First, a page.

Rock Backyard Landscaping Ideas
Building A Garden Pond Is A Fun & Rewarding DIY Project
Our small garden pond is tucked between an outcropping of natural granite boulders and under several large oak trees. While most guides for creating water gardens and backyard ponds recommend building garden ponds on a flat, level area in full sun and away from trees and rocks (and this is very good advice), our yard does not offer such optimal conditions. But this did not stop us from building a successful, unique and beautiful garden pond that is filled with healthy plants and fish, and rewarded us with years of enjoyment.
Left behind from the retreating glacier that covered the Northeast during the last Ice Age, the granite ledge and large rock outcroppings in our backyard provided a dramatic backdrop for building a little garden pond. A gap between two boulders left a natural trough that was perfect for building a little stream to trickle down towards the pond, cascading over the edge of a waterfall and then spilling into a small pond that we dug out between the rocks and contained with a cinder block retaining wall.
Building this small garden pond in an area surrounded by ledge and boulders, under trees and on a slight slope was a challenging project, but it was a lot of fun too.
Preparing the Site
We used a garden hose to layout the perimeter of the pond. When building your garden pond, outline as large an area as possible; though the pond may seem huge initially, most pond owners wish that they had made their pond a little larger and a bit deeper. Our small garden pond is a teardrop shape, approximately 11 feet long and six across at the longest and widest points, and almost three feet deep.
Since we were digging the pond into a slight slope and around huge chucks of immovable granite rock, we marked the highest point that would indicate the surface of the pond, and then used a string with a line level to determine which sections of the pond’s edge were below this point. This gave us an idea of the angle of the slope, and the height of retaining wall need to contain the low end of the garden pond.
The low point of our garden pond was nearly 24 inches below the highest point near the water fall. To contain the water on the low end, we built a low retaining wall with full sized and half sized concrete block, and covered the concrete block wall under a berm of dirt. Low block walls can be dry stacked, but use mortar for any block wall more than two courses high.
Digging the hole for our small garden pond was a manual effort, one shovel full of dirt at a time. Though a renting or hiring backhoe would have made the job easier, locating our pond between the large boulders made it difficult to position a backhoe around the rocks to help with the digging. The end result was a lot of shoveling by hand.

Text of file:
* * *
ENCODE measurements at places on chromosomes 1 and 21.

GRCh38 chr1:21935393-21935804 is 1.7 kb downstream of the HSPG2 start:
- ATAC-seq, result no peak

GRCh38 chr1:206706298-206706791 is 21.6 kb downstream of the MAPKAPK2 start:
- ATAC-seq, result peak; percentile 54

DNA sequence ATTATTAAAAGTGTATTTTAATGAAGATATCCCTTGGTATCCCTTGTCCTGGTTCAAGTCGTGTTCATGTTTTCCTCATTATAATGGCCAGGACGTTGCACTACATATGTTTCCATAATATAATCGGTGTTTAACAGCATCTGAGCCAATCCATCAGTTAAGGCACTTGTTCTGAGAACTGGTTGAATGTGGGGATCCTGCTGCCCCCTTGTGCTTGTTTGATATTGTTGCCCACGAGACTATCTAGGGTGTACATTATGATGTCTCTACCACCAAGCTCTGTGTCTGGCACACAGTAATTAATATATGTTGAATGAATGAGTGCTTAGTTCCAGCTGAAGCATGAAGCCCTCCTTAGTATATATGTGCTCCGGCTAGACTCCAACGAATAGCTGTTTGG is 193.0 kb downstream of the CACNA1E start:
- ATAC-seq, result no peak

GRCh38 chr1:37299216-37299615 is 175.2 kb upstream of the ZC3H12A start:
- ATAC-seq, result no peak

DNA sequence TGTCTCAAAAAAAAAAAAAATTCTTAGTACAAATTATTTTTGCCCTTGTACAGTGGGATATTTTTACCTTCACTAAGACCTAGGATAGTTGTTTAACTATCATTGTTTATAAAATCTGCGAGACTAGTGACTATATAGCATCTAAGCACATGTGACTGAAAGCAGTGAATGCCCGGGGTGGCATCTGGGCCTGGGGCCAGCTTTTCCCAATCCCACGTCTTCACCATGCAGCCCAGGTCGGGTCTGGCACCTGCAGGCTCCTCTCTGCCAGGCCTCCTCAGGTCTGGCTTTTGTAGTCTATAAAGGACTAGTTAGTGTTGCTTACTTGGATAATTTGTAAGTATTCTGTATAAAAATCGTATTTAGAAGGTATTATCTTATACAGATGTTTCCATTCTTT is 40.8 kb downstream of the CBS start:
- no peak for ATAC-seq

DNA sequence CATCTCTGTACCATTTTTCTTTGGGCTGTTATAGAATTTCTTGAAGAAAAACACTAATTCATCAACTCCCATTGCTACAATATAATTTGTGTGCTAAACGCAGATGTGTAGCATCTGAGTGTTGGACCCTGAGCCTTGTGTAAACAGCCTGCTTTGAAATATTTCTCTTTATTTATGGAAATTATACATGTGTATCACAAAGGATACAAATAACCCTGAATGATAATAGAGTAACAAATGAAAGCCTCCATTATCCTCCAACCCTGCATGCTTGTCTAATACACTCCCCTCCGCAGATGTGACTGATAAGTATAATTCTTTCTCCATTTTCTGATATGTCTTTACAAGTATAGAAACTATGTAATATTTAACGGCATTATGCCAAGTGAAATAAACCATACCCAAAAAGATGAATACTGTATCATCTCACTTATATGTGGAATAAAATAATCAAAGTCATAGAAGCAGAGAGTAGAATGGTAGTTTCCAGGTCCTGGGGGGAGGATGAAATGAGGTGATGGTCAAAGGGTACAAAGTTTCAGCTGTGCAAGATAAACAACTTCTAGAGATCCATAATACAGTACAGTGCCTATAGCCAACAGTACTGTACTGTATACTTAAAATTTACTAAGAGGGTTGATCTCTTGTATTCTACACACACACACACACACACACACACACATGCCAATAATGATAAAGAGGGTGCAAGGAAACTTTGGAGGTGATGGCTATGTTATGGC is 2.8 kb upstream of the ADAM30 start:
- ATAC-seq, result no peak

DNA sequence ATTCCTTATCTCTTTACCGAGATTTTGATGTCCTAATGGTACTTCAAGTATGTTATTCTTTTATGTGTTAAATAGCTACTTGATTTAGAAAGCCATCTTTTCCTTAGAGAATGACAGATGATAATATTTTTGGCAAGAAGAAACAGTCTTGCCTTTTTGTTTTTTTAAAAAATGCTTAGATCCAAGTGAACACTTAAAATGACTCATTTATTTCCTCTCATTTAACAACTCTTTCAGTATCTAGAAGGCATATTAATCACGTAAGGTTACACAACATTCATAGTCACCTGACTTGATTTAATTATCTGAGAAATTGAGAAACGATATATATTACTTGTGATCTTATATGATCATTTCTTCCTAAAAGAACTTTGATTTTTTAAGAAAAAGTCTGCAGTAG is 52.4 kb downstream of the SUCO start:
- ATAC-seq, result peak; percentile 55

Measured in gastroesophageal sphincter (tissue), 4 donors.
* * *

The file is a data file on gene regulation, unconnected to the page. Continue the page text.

We dug down as deep as we could, until we hit a ‘floor’ of ledge rock. We used the dirt removed from the hole to backfill the outside of the retaining wall. Dig your pond down at least 3 feet deep (and deeper, if possible), especially if you live in area with cold winter seasons. If you plan to keep fish in your pond, the extra depth prevents the pond from freezing solid during the winter. Deeper water also stays cooler during the summer months, and the fish can hid in the depths from predators such as herons and raccoons.
Laying the Pond Liner
Layer the bottom and sides of the hole with thick layers of newspapers and old carpet padding to protect the pond liner from tree roots and sharp rock. Then, stretch out a thick rubber liner along the bottom, ensuring enough of the liner extends over all of the edges around the pond and above the high water mark. The bottom of our garden pond is layered with a thick rubber roofing liner, purchased from a commercial roofing company that we found online, and completely overlaps the retaining wall.
Started at the bottom edge of the cinder block retaining, we added layers of field stone to create a rock wall inside the pond with shelves for plants and crevices for fish to hide. Slowly, we added water to the pond, adjusting and smoothing the pond liner for a custom fit.
The waterfall and stream was lined with more of the rubber liner, cut with a razor knife and fit with sections of rubber liner. We used a specially formulated exterior grade rubber adhesive (often used for rubber roofing) to glue all of liner seams together, creating a watertight seal. We used the rubber adhesive to glue the rubber liner in place along the rock outcroppings. The rubber adhesive bonds very well with the rough texture of the rock, and has held up well for many years.
We continued adding field stone to cover the liner and to disguise both sides of the retaining wall. The spillway for the waterfall was created by carefully selecting and positioning smaller rocks. Adding smaller rocks and pebbles filled in the gaps between the larger rocks, further disguising the retaining wall. Planting patches of moss softened the hard look of the rock, and the small patches of moss spread quickly.
Filling the pond slowly with water (a garden hose works fine), we paid close attention to the liner. Keeping the liner taunt and pressing the liner down against the bottom and up along the sides of the pond as it slowly begins to fill with water reduces unsightly folds. Tucking the liner under the rocks that form the capstones along the top edges of the pond holds the liner in place and finishes the edges with a natural look.
The water might be mucky when you turn on the pump and filter, but the sediment will settle and the water should clear up after a few days. Wait at least a week before adding any fish, especially if using city water. The waiting period allows chlorine and other additives to evaporate, and for the water temperature to moderate to your local climate.